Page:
Durham Constabulary has become the second UK police force to go into live operation with policing’s nationally supported identity service that will help ensure the right people can access the right information at the right time.
The newly introduced IAM (Identity Access Management) service, which is being rolled out across policing, will help enable better cross-force and cross-partner collaboration, save valuable time and deliver enhanced security for policing information.
Currently in Technical Pilot ahead of a wider rollout to staff across Durham Constabulary, the new IAM will also enable officers and staff to securely access the information they need through simply using a single log-in.
This feature, once implemented more widely, will ease the burden that frontline staff face owing to the need to access multiple data services and IT systems for information, which can be time consuming and requires staff to remember multiple passwords.
Recent reports show that NHS staff need to log in to as many as 15 different systems when tending to a patient, with each programme requiring its own login details. While policing uses fewer systems on a day-to-day basis, the new IAM service will ensure that right people can access the right information and help free up more staff time each day.
Durham Constabulary has gone into live operation with the IAM’s Joiner, Mover, Leaver (JML) module. This provides a single-identity for all accounts linked to the force’s more than 1,200 officers and staff.
The IAM service is the latest step in the work the NEP (National Enabling Programmes) is doing to transform ways of working in the 43 police forces across England and Wales. It builds on the NMC (National Management Centre) cyber protection facility, which is in live operation with Durham and 19 other forces, as well as the introduction of cloud-based productivity services based on the Microsoft 365 suite of applications.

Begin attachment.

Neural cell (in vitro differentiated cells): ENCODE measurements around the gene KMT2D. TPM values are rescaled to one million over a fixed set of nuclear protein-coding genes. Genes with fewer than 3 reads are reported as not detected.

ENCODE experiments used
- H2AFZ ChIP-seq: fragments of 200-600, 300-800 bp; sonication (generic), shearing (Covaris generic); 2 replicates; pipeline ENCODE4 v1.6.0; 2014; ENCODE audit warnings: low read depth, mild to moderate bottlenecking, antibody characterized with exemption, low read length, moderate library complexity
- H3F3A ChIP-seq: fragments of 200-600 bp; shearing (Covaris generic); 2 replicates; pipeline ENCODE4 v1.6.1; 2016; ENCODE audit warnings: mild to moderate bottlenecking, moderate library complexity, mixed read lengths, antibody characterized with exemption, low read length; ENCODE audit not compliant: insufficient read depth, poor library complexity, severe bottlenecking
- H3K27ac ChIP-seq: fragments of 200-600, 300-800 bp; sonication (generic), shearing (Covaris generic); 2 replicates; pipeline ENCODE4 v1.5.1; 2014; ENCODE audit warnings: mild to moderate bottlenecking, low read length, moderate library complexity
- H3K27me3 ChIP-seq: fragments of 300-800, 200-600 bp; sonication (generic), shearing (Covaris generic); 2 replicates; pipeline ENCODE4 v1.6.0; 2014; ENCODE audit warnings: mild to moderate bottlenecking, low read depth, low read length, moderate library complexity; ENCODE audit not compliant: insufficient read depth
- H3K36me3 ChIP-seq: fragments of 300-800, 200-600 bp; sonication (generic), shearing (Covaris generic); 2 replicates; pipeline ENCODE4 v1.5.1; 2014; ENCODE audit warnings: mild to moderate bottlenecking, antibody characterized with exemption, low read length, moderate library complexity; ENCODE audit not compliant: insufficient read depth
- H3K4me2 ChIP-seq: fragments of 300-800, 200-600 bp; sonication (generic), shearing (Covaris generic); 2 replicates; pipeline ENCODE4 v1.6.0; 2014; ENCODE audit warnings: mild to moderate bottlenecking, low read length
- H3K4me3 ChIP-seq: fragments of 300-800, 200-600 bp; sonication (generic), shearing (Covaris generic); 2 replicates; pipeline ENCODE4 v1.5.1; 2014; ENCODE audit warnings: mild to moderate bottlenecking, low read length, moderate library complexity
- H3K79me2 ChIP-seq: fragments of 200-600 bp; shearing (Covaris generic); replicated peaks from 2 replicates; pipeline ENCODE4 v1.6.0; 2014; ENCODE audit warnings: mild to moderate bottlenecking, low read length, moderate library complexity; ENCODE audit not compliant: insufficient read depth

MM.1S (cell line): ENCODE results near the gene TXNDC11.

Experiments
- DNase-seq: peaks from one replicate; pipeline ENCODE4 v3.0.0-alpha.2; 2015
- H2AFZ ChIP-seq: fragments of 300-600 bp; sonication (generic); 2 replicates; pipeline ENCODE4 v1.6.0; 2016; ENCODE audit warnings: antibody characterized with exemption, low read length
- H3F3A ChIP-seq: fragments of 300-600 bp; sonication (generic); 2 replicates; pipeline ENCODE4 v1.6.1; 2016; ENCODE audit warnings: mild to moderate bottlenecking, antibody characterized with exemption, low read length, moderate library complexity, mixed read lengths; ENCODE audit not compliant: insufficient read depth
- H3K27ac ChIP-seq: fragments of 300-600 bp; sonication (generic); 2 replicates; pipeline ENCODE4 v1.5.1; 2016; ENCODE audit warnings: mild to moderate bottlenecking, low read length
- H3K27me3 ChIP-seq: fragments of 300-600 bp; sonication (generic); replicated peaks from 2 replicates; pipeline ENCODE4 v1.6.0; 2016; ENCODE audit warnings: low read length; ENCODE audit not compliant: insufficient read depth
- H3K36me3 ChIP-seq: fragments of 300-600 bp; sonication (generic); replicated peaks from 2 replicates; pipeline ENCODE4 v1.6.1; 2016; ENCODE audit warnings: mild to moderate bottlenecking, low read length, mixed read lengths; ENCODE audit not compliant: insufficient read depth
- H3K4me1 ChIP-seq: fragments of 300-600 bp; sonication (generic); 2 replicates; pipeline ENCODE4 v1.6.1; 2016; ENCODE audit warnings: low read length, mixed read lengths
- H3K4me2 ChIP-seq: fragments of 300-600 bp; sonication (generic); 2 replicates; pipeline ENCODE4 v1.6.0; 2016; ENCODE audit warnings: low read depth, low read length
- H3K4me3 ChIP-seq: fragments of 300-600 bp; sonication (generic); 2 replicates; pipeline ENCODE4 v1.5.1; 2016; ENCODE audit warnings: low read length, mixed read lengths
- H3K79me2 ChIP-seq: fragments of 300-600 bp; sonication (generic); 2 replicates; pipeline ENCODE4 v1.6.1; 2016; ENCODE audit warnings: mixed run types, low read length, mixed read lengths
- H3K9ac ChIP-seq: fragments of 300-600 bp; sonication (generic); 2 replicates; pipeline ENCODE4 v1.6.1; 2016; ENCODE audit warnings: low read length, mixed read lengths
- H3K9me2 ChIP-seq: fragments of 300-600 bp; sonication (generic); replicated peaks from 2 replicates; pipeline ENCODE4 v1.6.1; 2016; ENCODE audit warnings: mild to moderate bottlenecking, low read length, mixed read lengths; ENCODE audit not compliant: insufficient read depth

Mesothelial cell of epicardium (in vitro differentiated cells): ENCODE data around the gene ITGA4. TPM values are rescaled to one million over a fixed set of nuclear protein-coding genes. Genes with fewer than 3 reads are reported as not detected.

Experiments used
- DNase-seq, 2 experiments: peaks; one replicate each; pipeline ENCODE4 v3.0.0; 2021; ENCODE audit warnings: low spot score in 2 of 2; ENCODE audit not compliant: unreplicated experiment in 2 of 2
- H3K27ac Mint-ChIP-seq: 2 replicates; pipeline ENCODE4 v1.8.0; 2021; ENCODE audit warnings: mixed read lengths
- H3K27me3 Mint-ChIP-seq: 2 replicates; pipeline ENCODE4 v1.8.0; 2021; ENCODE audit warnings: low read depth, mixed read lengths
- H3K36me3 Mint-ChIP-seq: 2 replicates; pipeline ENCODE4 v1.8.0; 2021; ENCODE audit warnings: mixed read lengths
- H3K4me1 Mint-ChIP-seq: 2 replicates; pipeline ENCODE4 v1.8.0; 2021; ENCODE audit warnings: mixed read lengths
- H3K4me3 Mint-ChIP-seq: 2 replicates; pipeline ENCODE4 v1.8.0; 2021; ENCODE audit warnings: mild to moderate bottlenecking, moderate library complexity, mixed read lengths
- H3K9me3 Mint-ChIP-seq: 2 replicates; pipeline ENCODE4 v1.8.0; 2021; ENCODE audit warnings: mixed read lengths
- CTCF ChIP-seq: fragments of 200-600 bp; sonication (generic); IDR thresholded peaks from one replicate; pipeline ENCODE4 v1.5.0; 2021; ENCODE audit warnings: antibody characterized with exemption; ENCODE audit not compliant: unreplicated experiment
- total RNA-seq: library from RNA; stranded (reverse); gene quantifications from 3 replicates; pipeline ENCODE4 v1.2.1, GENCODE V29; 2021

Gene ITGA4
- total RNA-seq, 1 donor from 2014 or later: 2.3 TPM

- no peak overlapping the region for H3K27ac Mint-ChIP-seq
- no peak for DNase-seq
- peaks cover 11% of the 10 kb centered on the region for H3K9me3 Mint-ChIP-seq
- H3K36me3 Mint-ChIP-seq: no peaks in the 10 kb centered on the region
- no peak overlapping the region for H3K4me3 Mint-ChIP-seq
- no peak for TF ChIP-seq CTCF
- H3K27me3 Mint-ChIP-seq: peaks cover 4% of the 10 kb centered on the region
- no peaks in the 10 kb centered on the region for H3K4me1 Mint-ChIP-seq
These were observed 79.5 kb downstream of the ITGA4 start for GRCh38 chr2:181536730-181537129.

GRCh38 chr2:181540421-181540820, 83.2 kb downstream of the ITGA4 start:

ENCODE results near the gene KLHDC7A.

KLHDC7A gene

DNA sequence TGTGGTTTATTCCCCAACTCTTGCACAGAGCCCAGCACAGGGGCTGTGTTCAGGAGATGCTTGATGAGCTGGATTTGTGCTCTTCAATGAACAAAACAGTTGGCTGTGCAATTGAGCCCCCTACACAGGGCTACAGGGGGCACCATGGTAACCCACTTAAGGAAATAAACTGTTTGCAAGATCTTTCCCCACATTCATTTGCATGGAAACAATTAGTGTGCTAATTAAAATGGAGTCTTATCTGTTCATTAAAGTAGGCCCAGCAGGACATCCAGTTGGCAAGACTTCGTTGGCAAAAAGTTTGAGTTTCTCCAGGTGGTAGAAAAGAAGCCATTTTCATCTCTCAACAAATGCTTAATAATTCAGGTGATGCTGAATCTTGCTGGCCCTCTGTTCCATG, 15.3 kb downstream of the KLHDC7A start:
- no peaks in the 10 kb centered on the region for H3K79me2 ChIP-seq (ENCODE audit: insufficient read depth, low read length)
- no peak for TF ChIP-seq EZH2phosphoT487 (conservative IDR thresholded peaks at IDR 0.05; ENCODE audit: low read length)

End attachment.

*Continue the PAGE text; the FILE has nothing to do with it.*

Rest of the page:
The IAM service provides improved operational efficiency by reducing the administrative overhead related to managing user identities and automate the on-boarding and management of users. This will reduce the time taken to provision and revoke access to systems, which will improve efficiency and reduce security risk around redundant access.
As the IAM service is connected through the force’s personnel administration system, it enables their roles, responsibilities and access rights to move with them, whilst keeping them secure.
This is especially useful in policing as officers and staff need to access information, resources and knowledge that reside in a wide variety of different IT systems. Additionally, because of the nature of their work, officers and staff in forces often need to change roles, work in different locations or remotely, or even temporarily assigned to another force.
The IAM will also ensure new officers and staff can quickly get up-to-speed, as their role-based access rights will be assigned automatically as soon as they are entered into the force’s personnel system.
Previously, these processes were handled manually, with first-line staff needing to re-key and re-enter details across multiple systems. This often resulted in duplication and errors, which caused delays in officers being able to access the information they need.
The new IAM service is also an essential vehicle for ensuring police forces can safely and securely share knowledge and information with each other and authorised partners, which will help enable better cross-force and cross-partner collaboration, save valuable time and deliver enhanced security for policing information.
Importantly, it also ensures these services and applications are inaccessible to unauthorised users.
Durham Constabulary is a territorial police force in the region of County Durham and the unitary authority of Darlington in the north-east of England. The force covers an area of 2,232 km² and has a population of over 590,000.
The National Enabling Programmes (NEP) was created to introduce a secure platform and national standards that enable new ways of working and collaborating for the 43 police forces that make up policing across England and Wales.
The NEP’s transformation work is a vital cog in the delivery of the Policing Vision 2025. Developed by the Association of Police and Crime Commissioners (APCC) and the National Police Chiefs’ Council (NPCC). The Vision shapes decisions around transformation and how the police use their resources to help keep people safe and provide an effective, accessible and value for money service that can be trusted.